Some interesting southern California diabetes research centers …
Diabetes Research Connection is a 501(c)(3) nonprofit organization headquartered in San Diego, California. Established in 2012 by five tireless proponents of diabetes research, their mission is to connect donors with early-career scientists enabling them to perform peer-reviewed, novel research designed to prevent and cure type 1 diabetes, minimize its complications and improve the quality of life for those living with the disease. 100% of donations for research goes directly to the scientists.
University Clinical Investigators, Inc. (d.b.a. Diabetes Research Center), Tustin, CA, has been conducting clinical trials to evaluate investigational medications specializing in diabetes and diabetes-related complications for over 20 years. An established leader in providing quality clinical research since 1996, our center has conducted more than 500 FDA-approved trials. Their staff includes Dr. Jean-Louis Selam, whom I met over 30 years ago when I was going to be patient #11 in the US for the implanted, internal insulin pump
Nation’s Top Hospitals: Who’s Up, Who’s Down, 2019-2020 rankings from U.S. News & World Report was reported on MedPageToday.com, 30 July 2019. And the 2019-2020 Best Hospital for Diabetes and Endocrinology … DRUMROLL Please …
Preparing for Natural Disasters: Strategies for People with Diabetes was written by Elise Bourelly and Will Newton for diaTribe.org, 30 July 2019.
According to Dr. Carol Atkinson, the director of Insulin for Life and co-chair of the Diabetes Disaster Response Coalition (DDRC), the most important thing people with diabetes can do to protect themselves from natural disasters is prepare in advance.
Prepare a disaster kit
Paper copies of your prescriptions and medical records
Learn your state’s laws governing emergency prescription refills
Understand your rights as a person with diabetes and be prepared to identify yourself as a person with diabetes in any shelter.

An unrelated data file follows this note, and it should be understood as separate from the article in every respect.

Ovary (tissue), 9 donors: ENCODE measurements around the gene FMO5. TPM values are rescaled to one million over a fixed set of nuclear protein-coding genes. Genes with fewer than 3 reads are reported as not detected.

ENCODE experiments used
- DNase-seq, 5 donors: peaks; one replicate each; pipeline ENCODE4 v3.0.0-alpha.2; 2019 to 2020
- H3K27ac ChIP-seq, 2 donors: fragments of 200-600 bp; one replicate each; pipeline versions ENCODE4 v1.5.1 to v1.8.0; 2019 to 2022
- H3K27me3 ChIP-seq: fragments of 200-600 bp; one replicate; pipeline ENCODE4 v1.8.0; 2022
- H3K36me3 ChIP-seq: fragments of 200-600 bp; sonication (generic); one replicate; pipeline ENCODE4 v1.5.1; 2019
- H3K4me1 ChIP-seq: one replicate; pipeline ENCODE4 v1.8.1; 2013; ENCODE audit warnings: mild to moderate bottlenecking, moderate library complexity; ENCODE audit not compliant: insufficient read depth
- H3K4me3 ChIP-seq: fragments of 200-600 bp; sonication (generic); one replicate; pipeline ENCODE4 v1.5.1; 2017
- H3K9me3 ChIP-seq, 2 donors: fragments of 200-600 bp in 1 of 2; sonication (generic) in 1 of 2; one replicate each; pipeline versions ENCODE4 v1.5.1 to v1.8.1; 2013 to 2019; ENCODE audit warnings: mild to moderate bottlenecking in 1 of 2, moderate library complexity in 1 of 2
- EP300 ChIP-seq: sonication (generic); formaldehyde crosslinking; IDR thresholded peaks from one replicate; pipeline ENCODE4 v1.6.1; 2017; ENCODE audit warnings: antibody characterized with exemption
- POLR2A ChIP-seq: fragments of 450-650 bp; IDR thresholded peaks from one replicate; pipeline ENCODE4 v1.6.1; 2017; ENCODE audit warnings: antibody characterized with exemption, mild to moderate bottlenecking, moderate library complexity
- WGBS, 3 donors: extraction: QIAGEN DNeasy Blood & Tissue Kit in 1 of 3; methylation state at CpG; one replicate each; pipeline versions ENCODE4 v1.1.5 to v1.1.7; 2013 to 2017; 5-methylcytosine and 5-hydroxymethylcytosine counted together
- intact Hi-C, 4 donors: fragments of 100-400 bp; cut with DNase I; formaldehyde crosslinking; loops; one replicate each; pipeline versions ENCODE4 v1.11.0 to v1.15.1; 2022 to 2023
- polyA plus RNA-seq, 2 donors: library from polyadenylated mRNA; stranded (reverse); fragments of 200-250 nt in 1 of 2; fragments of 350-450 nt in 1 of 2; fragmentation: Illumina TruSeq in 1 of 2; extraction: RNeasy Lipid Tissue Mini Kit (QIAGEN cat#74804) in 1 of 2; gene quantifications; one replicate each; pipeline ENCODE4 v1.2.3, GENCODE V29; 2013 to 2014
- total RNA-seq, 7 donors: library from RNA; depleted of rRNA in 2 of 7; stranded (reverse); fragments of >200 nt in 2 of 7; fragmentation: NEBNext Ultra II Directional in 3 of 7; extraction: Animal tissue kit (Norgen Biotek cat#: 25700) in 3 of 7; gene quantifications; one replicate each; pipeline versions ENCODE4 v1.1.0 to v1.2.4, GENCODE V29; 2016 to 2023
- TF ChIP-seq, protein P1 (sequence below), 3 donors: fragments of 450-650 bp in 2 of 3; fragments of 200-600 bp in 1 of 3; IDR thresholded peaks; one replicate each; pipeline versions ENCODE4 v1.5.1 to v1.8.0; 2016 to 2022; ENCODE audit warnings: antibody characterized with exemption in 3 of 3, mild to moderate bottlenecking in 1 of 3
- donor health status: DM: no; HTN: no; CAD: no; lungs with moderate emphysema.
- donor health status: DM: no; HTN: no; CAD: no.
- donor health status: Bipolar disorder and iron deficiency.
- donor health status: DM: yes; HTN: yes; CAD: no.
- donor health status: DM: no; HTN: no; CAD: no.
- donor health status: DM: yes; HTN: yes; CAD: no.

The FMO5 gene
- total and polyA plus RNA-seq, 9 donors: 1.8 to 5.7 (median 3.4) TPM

Get one of these tattoos, and you get real-time updates on your health status – Scientists have developed tattoos that change color in response to changes in your body chemistry. This sounds so cool!
A team of scientists at the Technical University of Munich in Germany developed a way to tattoo the skin with a fluid that changes color as certain properties in the blood spike or decline.
This fluid is made up of different dyes that react with elements of a person’s metabolic system. The Technical University team tested three of those elements: pH levels, glucose, and albumin, which is a type of protein found in the blood. They injected the different dyes into patches of pig skin (which tattoo artists commonly practice on) and chemically adjusted concentrations of the three biomarkers. The tattoos changed colors as the concentrations of pH, glucose, and albumin shifted. To evaluate these changes, the researchers developed an app that dtected the color of the tattoo and gave a reading of what possible heath concerns it might indicate.
According to the study, published in Angewandte Chemie International Edition, the Technical University researchers believe that applying these color-shifting tattoos to patients whose health conditions must be monitored by measuring levels of these elements could be a low-cost way to offer them a consistent way to track their health.
The glucose-detecting ink shifted from light green to dark green as concentrations of glucose increased. High blood glucose levels could indicate diabetes, which inhibits the body’s ability to metabolize sugars, so a person with diabetes could be clued in to if they’re experiencing a dangerous spike by the color of their tattoo.
And finally, a bit of humor from GomerBlog, a satirical site about healthcare! Enjoy!
FDA Approves First Drug to Treat Medical Burnout – Idongivafumab targets and inhibits C-suite peptides, was reported by Gomer Blog Team for MedPageToday.com, 1 August 2019.
“Medical burnout is a serious condition, which affects thousands of doctors across the country. The effects of burnout have untold consequences, and could significantly shorten the careers of physicians if untreated,” said Arnold J. Palmer, MD, assistant to the regional manager for drug development at the FDA.
“This announcement marks the first time a drug has been specifically approved to treat medical burnout. Idongivafumab’s unique ability to target and inhibit C-suite peptides, as well the entire electronic health record (EHR) cascade, represents a quantum leap in burnout science,” Palmer explained in a statement.
“Clinical test subjects also noted a marked decrease in symptoms of Entitled Patient Pruritus (EPP) during the course of treatment. Some 87% of those treated stated they felt ready to type at a keyboard with their back to the patient; feeling a need to apply to law school, write a novel, or sell crafts on Etsy fell by a whopping 98%. This drug may truly revolutionize health care.”
Due to molecular instability, idongivafumab can only be administered as a continuous infusion in locales of extreme tranquility. As of press time, the only locations certified to be sufficiently tranquil were Tahiti, the Maldives, and the Deplar Farm Hotel in Iceland.